Belfast Telegraph

Saturday 25 October 2014

Gunman 'had delusional beliefs'

Derrick Bird was suffering from delusional beliefs which led him to carry out vengeful fantasies, inquest told

A resentful Derrick Bird was suffering from delusional beliefs which led him to carry out "vengeful, retaliatory fantasies" in shooting 12 people dead, a leading psychologist has said.

The mass killer was said to have blamed the rest of society for his failures but rather than killing himself alone he chose to cause grief to his community from the "vantage point of his own embitterment".

Dr Adrian West came to his conclusion after he was initially called in by police days after the shootings in West Cumbria to attempt to explain Bird's actions.

The consultant forensic clinical psychologist, who has assisted in many high-profile murder cases, went on to speak to 20 of Bird's associates, including his mother and ex-partner.

He found that on the surface Bird was an "ordinary man", described by everyone as quiet and passive, but in reality was someone who accumulated grievances and never forgot them.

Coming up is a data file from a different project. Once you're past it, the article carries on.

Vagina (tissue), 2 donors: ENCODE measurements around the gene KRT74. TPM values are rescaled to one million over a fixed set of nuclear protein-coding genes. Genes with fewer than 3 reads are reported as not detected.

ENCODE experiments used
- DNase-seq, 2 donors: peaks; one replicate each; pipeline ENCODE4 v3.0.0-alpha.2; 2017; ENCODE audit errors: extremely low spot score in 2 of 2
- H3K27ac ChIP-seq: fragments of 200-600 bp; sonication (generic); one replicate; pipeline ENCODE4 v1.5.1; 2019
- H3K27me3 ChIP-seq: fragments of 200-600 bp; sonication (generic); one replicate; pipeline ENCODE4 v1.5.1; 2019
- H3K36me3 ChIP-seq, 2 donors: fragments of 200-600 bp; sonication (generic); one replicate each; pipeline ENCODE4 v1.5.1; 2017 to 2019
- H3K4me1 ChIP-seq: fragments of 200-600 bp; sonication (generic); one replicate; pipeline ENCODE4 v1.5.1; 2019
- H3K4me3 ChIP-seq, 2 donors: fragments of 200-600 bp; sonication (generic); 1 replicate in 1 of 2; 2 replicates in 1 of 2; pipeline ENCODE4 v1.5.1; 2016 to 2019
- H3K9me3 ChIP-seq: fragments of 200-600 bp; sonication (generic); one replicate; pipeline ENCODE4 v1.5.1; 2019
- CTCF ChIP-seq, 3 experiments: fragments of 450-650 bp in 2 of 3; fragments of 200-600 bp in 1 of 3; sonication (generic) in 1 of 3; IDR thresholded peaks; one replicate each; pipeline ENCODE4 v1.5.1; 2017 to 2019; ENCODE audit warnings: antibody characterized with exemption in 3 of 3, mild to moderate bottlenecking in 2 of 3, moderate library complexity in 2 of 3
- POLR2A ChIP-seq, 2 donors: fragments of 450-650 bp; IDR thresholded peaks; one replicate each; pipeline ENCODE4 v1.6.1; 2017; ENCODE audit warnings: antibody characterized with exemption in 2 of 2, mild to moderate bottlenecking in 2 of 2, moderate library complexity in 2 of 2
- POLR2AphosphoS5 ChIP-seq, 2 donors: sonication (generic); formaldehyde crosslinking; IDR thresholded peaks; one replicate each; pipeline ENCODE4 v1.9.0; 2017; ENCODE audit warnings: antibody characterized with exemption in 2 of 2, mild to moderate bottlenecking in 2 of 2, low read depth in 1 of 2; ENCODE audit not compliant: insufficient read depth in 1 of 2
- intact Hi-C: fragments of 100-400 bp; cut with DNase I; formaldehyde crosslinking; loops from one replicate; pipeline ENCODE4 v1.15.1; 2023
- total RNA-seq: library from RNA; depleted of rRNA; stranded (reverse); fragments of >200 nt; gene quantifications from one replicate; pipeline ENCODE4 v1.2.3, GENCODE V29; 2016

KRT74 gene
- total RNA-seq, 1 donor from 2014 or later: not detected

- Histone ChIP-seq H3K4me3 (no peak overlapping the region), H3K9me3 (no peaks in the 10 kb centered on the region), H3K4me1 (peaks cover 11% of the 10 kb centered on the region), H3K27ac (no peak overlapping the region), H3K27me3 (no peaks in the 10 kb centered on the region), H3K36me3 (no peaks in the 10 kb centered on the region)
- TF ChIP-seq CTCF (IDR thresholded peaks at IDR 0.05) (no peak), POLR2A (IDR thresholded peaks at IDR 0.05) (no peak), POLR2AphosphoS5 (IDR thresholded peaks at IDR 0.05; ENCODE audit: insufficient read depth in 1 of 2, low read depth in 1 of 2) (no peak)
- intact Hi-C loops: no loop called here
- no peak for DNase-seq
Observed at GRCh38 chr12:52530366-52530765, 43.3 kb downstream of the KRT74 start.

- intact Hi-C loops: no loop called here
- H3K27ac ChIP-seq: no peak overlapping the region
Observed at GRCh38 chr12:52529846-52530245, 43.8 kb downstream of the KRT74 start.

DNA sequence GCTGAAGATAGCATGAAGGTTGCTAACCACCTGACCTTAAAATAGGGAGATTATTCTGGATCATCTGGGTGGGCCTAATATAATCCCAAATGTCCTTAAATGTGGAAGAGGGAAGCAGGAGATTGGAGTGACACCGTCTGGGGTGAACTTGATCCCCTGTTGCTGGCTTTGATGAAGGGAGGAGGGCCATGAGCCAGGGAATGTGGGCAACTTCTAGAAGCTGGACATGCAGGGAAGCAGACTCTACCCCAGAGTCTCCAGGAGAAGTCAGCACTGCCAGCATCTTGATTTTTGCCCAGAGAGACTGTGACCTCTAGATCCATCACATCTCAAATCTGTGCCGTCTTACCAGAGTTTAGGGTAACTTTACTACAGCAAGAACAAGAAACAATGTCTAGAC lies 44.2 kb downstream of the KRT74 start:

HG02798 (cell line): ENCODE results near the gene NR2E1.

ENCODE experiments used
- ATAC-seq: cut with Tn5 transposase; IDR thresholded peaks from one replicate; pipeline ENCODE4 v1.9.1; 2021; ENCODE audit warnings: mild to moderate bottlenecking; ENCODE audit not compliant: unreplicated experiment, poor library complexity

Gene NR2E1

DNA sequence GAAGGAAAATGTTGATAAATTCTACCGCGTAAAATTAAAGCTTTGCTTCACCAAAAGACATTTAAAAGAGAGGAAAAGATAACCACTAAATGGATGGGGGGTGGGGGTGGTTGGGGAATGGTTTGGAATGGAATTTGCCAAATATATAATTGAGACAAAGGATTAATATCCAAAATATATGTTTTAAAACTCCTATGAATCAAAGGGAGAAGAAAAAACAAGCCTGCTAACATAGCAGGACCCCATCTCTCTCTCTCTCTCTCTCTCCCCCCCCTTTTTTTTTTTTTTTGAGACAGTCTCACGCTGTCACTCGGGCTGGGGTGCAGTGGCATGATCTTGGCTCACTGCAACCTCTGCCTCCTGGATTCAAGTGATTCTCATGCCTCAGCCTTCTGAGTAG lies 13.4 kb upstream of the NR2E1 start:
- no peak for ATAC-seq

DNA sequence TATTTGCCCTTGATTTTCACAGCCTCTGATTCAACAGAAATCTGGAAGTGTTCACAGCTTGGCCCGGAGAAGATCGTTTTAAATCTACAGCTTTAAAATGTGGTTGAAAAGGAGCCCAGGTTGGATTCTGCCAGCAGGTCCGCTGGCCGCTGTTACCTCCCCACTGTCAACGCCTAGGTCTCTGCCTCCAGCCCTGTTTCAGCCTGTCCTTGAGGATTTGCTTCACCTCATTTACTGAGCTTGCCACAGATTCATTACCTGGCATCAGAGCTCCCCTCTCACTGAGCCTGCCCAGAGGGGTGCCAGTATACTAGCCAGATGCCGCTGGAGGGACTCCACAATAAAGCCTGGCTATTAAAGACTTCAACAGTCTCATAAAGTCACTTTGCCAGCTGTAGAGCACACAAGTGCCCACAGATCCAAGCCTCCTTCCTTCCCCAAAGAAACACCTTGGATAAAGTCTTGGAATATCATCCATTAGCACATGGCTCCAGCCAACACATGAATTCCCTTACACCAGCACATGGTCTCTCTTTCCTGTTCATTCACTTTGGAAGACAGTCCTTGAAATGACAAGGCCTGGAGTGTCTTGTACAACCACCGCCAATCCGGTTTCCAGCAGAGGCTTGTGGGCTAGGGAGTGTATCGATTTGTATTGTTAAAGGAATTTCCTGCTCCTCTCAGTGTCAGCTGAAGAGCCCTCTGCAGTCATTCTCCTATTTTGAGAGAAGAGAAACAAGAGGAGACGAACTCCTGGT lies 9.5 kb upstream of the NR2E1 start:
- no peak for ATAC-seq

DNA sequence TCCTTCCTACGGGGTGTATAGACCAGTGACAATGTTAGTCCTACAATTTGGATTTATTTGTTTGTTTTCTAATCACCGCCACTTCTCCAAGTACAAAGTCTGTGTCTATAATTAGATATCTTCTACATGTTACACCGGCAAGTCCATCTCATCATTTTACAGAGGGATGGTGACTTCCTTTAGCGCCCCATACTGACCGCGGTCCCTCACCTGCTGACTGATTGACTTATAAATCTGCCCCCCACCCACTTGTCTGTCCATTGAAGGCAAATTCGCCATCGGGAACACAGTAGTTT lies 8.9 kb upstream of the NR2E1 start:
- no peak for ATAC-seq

Giving evidence at the inquests into the deaths in Workington, Dr West said he thought the gunman targeted his own twin brother David and his solicitor Kevin Commons to get his retaliation in first over his mistaken belief they were conspiring against him.

He then carried out "vengeance" against the taxi drivers who he thought had humiliated him before committing "dreadful violence" against random strangers in a bid to achieve notoriety on the morning of June 2 last year.

Dr West emphasised though that Bird, 52, knew what he was doing as he deliberately chose his victims along his driving route and made conscious decisions not to harm certain people.

Forensic psychiatrist Dr Mark Swinton told the hearing that it was his opinion that Bird had a mental illness at the time of the incidents.

Asked by HM Coroner for North and West Cumbria, David Roberts, whether Bird could be classed as insane, Dr Swinton replied: "If he had lived I would have thought it extremely unlikely he would have been found not guilty of murder by reason of insanity."

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